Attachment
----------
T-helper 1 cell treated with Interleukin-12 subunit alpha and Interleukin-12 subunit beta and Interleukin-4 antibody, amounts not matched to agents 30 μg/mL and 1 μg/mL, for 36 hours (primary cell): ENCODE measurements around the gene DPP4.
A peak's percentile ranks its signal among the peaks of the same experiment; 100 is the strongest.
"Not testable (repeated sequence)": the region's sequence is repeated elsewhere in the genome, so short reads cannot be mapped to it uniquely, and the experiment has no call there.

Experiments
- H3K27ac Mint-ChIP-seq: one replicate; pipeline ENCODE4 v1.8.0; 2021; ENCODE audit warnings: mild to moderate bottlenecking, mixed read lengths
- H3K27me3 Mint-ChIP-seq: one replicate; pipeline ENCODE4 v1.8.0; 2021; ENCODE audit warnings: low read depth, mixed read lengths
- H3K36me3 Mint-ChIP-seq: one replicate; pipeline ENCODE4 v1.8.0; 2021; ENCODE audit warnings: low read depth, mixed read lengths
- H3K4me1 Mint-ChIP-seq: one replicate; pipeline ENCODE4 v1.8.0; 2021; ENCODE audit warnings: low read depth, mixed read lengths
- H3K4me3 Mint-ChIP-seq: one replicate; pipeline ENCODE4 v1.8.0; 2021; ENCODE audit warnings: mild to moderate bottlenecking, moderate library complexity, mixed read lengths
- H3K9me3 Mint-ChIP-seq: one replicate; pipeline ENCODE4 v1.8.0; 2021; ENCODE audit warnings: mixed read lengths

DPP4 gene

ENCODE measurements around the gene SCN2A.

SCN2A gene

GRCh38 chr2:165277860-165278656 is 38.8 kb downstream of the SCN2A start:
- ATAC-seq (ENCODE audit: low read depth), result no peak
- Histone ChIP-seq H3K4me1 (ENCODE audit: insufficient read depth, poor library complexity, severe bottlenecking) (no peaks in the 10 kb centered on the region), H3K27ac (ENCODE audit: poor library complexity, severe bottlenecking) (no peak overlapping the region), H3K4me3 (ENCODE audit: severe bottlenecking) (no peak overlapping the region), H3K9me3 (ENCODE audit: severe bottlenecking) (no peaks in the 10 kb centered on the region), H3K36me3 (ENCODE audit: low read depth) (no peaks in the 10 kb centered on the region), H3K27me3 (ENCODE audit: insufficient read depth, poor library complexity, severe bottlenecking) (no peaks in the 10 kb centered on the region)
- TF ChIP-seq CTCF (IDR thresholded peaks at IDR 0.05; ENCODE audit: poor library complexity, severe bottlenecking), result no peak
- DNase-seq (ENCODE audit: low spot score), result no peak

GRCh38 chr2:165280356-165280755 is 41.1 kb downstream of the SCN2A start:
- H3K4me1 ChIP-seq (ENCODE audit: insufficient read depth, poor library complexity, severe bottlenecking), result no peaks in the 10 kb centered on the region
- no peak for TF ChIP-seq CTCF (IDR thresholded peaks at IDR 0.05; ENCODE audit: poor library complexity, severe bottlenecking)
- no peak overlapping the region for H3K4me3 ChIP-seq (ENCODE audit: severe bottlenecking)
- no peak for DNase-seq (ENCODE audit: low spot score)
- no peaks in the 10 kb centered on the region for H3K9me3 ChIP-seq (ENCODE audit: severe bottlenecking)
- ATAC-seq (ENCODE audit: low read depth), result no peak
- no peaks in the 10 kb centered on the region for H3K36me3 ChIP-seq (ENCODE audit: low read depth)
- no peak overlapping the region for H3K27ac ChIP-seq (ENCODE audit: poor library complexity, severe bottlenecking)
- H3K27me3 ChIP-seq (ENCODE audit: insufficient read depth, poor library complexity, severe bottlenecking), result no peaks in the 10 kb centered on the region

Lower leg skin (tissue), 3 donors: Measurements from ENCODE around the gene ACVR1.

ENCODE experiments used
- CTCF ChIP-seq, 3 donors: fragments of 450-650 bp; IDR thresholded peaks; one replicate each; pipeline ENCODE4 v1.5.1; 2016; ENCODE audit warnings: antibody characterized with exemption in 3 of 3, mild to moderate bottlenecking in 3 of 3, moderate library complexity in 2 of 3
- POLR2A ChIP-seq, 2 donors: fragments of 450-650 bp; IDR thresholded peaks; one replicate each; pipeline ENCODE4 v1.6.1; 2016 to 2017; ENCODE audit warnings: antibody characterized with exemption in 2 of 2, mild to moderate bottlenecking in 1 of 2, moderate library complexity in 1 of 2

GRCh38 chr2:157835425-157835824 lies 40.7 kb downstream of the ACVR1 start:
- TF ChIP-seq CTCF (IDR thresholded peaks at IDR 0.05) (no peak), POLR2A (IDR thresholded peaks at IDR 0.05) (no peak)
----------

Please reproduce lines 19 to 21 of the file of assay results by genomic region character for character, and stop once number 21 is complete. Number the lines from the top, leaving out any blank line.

GRCh38 chr2:165280356-165280755 is 41.1 kb downstream of the SCN2A start:
- H3K4me1 ChIP-seq (ENCODE audit: insufficient read depth, poor library complexity, severe bottlenecking), result no peaks in the 10 kb centered on the region
- no peak for TF ChIP-seq CTCF (IDR thresholded peaks at IDR 0.05; ENCODE audit: poor library complexity, severe bottlenecking)